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August 14, 2007
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Former Fla officer finds bliss in martial arts

Nick Evans drew national attention for dragging a shopping cart while driving his patrol car
 
By MICHAEL A. SCARCELLA 
Sarasota Herald-Tribune
 
BRADENTON, Fla. — Nick Evans is cloaked in a long robe with a black belt around his waist. He is barefoot and grinning.

Balancing on one foot, he repeatedly and methodically smacks his right shin against a target in the center of the martial arts studio.

His students are counting up with every strike -- one, two, three, four, five, six. And so on. Evans blows on his fingers, a gesture of pride. Easy work. No sweat.

Just a few months ago, his uniform was navy blue and he wore black shoes to work as a beat officer for the Bradenton Police Department. The Bradenton native was a patrolman for three years before he turned in his badge in February.

Evans is the former officer who, while driving his patrol car, dragged a homeless woman's shopping cart 12 miles to the Manatee County jail one night. Surveillance videos generated national attention.

Evans was praised for his compassion. He was also ridiculed.

Police say Evans took a second cart for a spin the next night -- taking the CVS-owned four-wheeler from one side of the street to the other. Facing a 30-day suspension for insubordination, Evans quit. Now, he is a software programmer by day and martial arts instructor at night.

"I love it, absolutely love it," says Evans, 26, whose daughters are enrolled at his studio.

All Star's Tae Kwon Do is in the Saddle Creek Plaza in the 5300 block of 26th Street West in Bradenton.

Evans has been a black belt since 1993 and prefers tae kwon do to karate and kung-fu. He and his wife, Liz, put their savings into opening All Star's earlier this year.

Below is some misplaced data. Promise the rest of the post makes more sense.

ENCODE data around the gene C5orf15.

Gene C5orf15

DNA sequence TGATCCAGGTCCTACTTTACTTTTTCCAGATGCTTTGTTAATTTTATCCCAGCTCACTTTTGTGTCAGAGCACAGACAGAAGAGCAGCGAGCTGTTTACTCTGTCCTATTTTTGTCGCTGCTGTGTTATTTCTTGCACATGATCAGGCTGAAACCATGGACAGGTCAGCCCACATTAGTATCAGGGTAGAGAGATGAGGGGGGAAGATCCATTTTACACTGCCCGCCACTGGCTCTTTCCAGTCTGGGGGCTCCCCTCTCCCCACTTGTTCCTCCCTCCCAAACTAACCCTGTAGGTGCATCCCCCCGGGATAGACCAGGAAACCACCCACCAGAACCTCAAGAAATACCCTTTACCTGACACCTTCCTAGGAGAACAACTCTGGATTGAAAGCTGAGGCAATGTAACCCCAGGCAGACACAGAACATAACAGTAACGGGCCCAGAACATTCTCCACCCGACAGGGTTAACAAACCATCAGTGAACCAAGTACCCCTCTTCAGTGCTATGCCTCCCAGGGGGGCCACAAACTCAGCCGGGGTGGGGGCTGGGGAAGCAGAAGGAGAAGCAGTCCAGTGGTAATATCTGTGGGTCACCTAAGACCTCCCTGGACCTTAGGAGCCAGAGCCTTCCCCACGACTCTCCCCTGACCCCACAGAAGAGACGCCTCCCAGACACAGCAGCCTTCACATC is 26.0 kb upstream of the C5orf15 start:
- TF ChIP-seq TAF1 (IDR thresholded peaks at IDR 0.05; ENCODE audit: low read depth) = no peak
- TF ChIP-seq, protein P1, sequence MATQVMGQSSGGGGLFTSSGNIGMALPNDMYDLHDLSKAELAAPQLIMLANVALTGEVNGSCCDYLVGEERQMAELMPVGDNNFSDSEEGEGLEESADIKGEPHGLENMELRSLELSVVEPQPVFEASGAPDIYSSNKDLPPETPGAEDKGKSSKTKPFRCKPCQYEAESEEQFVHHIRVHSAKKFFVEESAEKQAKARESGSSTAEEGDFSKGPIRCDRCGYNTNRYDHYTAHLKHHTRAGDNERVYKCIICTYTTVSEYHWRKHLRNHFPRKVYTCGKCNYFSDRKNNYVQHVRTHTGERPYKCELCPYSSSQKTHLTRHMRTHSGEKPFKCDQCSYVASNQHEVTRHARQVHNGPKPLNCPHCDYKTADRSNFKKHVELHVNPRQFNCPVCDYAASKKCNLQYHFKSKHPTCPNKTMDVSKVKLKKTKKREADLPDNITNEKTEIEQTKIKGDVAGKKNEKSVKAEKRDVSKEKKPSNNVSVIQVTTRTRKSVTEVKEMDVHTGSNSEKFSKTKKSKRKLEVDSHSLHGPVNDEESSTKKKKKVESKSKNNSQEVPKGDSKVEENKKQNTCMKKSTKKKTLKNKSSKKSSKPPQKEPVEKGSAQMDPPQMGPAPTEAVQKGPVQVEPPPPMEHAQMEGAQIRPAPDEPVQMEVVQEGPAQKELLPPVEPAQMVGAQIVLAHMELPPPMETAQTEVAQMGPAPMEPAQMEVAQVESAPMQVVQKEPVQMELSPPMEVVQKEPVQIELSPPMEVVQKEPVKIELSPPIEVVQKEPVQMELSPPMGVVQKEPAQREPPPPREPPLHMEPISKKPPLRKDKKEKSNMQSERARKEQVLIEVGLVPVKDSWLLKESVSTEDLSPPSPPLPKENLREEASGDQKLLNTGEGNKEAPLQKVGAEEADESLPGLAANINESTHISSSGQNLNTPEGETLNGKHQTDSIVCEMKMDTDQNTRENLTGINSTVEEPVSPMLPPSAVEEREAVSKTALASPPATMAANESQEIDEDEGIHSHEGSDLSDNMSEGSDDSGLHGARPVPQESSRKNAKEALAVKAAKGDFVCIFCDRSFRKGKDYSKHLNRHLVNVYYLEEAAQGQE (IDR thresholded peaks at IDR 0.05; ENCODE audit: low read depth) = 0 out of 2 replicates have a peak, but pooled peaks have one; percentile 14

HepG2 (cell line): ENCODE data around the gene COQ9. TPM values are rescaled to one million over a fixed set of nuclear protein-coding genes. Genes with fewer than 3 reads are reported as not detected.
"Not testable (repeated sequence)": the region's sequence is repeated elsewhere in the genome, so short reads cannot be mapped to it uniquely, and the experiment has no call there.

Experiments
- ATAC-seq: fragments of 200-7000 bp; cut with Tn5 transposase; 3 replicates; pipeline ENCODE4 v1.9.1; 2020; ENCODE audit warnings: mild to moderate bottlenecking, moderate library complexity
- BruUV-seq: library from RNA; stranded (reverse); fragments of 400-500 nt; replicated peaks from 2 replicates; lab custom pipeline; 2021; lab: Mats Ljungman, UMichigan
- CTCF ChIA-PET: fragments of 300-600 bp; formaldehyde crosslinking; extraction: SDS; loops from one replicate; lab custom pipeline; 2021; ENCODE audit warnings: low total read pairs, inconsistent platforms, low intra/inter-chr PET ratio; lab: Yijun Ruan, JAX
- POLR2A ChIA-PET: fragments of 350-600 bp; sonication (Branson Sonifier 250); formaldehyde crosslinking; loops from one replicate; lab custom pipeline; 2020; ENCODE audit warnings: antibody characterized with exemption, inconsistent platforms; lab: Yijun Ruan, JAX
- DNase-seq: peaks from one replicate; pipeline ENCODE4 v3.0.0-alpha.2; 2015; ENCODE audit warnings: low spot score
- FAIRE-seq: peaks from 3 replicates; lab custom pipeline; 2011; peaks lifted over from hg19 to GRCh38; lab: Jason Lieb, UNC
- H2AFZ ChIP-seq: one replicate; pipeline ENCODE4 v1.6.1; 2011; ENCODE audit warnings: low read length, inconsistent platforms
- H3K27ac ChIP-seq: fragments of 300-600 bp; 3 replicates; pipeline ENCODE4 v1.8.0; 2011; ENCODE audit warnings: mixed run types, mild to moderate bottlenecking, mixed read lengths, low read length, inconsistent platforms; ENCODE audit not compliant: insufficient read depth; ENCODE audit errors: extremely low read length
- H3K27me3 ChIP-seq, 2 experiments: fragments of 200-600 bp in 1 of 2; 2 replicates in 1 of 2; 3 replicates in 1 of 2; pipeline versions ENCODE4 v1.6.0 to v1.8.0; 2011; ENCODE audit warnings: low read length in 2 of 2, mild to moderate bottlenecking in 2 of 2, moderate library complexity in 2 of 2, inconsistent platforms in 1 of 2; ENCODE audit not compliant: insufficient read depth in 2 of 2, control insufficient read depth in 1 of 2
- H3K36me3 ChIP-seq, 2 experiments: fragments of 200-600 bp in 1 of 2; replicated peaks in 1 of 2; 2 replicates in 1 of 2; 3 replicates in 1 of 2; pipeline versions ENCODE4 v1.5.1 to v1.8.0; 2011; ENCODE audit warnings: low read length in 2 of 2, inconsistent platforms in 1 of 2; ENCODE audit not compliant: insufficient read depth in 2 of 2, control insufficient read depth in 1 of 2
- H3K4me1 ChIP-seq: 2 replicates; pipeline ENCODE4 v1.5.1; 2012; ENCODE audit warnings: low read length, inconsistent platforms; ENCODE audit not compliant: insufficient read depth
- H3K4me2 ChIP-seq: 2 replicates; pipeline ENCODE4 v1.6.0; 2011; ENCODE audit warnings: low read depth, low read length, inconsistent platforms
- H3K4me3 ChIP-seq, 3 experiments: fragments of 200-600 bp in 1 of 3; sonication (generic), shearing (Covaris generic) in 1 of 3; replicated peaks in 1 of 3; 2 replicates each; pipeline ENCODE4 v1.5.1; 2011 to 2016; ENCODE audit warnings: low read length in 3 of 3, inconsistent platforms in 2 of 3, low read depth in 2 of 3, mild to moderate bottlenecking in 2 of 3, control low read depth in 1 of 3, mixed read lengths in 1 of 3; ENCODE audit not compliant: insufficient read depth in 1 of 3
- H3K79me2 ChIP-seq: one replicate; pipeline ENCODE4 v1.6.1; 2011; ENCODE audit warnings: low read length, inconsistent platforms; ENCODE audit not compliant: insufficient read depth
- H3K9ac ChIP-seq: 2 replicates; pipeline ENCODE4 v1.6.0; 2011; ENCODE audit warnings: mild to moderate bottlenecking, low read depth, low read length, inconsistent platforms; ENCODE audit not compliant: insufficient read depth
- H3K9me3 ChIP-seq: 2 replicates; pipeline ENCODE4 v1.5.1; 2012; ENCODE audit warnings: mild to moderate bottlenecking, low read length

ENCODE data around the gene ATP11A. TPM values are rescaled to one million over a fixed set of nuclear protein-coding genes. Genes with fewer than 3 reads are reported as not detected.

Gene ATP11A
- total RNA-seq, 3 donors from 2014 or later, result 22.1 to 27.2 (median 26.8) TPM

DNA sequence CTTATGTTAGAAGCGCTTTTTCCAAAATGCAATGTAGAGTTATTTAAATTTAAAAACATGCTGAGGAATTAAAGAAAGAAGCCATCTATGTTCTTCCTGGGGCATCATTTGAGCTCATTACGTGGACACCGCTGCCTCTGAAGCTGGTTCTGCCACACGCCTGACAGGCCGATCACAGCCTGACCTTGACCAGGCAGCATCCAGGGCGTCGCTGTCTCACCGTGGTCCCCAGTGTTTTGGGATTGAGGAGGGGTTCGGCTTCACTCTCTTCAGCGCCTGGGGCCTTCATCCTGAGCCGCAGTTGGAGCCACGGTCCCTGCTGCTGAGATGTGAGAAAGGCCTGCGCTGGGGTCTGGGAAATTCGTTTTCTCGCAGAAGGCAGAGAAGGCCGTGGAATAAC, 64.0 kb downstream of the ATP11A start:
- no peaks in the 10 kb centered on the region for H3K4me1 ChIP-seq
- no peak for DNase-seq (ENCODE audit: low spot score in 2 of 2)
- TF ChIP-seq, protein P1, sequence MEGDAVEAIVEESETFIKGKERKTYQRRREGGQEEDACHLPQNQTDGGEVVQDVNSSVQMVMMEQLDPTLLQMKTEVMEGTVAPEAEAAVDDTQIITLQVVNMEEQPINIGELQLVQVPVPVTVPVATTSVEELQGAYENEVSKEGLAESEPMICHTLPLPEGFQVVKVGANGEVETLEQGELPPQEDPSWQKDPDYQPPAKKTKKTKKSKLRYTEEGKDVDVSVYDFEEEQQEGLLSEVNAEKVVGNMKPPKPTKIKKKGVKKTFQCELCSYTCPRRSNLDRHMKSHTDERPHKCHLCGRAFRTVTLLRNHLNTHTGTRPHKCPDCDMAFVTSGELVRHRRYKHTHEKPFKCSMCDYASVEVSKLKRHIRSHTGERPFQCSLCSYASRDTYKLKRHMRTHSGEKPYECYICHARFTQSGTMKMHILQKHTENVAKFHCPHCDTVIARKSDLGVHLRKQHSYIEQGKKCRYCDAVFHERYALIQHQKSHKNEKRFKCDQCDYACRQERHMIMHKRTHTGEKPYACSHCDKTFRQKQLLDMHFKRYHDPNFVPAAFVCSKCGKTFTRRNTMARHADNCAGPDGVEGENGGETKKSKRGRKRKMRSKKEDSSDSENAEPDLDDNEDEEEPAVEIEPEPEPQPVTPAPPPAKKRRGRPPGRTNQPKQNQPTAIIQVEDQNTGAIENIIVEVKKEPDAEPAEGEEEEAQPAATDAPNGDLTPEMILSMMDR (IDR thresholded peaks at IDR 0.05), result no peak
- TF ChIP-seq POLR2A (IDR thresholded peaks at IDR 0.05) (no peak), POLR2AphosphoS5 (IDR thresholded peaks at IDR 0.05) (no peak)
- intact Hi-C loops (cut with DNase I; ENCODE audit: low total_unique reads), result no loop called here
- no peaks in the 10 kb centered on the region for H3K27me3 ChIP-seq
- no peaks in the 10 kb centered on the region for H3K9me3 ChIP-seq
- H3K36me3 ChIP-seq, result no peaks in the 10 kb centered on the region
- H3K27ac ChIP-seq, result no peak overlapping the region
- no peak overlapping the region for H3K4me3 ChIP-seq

His days of demonstrating martial arts to his children in his living room are over.

There are eight students in the regular class, ages 5 and up, and three in the junior-level group for children under 5. Evans' daughters, who are 5 and 6 years old, are taking the classes.

On a recent evening, six eager children took turns balancing on a wood beam, punching and kicking the air.

"I got your game, mister," says 11-year-old Andrea Bieber, who manages to stay balanced on the wood board while fending off Evans. Bieber was tested and advanced two belt-levels that evening.

Evans tries to calm down the hyper children to teach them control, and he strives to pump self-esteem into the shy students.

As a police officer, Evans says he relied more on talking his way out of tense situations than resorting to self-defense techniques.

But one time, he recalls taking down a woman who refused to be handcuffed.

Evans was critical of how police supervisors handled the shopping cart investigations, saying he was left in the dark about the investigation.

But he says he is glad he left the police department, allowing him a chance to pursue a dream.

Marie L. Brooks, the cart-toting homeless woman Evans arrested that night on a probation violation warrant, has been deemed mentally incompetent and likely will not stand trial.  
 
Copyright 2007 Sarasota Herald-Tribune Co.
All Rights Reserved

Full story: Former Fla officer finds bliss in martial arts






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